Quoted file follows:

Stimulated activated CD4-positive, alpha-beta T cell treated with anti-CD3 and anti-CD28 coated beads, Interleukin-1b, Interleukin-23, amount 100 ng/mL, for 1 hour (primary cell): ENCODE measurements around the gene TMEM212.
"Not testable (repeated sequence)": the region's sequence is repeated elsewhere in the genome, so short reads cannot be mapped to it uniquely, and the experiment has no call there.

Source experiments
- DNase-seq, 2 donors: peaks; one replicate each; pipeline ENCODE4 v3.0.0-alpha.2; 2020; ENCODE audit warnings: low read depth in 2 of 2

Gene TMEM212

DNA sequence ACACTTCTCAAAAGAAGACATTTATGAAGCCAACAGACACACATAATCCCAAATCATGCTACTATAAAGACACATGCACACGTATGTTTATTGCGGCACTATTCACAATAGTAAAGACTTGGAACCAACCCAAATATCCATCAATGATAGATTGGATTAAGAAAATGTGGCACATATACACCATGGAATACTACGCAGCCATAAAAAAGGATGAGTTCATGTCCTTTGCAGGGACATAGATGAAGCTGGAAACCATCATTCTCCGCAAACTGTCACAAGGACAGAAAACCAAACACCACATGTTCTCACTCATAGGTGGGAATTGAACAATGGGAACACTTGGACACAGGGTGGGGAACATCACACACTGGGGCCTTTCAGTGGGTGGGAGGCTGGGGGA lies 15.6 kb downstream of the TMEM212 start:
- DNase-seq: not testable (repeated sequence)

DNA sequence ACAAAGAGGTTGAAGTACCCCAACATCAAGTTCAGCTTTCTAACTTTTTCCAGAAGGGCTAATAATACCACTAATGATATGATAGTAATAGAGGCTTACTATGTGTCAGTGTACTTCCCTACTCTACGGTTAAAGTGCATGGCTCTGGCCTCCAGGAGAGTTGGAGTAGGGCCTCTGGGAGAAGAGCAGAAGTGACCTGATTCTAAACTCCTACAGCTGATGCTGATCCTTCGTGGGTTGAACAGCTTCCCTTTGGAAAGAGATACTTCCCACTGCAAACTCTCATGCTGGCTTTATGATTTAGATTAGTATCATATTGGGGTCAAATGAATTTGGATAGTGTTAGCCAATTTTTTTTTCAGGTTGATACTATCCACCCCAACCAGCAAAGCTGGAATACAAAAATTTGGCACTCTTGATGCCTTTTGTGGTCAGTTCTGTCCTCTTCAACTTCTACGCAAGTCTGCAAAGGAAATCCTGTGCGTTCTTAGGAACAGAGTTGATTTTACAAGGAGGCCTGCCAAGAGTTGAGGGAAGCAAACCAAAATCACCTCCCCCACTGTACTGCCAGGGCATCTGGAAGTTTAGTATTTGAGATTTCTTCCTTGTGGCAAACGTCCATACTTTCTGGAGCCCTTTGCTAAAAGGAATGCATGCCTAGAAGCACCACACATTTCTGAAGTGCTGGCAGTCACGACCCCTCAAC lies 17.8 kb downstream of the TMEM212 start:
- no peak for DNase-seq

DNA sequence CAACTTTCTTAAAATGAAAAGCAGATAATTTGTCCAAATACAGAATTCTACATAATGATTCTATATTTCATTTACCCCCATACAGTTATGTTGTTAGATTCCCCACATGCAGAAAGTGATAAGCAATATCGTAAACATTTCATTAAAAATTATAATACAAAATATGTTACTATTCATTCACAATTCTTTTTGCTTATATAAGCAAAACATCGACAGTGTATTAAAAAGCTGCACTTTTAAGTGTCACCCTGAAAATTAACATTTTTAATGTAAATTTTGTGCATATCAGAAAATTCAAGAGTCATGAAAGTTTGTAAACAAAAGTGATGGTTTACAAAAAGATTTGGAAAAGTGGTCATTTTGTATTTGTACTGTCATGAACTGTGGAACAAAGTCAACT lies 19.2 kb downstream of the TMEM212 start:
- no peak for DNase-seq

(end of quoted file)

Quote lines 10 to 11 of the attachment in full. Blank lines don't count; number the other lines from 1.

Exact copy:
DNA sequence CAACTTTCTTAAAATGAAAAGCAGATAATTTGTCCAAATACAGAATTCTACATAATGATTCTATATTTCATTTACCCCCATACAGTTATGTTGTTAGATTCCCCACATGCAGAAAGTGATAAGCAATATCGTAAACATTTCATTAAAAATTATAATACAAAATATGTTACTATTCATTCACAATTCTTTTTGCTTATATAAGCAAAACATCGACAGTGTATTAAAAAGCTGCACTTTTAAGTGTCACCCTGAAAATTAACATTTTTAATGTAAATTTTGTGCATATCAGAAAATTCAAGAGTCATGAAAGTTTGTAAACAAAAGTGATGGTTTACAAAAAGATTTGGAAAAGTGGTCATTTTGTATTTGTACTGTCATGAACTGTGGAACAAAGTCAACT lies 19.2 kb downstream of the TMEM212 start:
- no peak for DNase-seq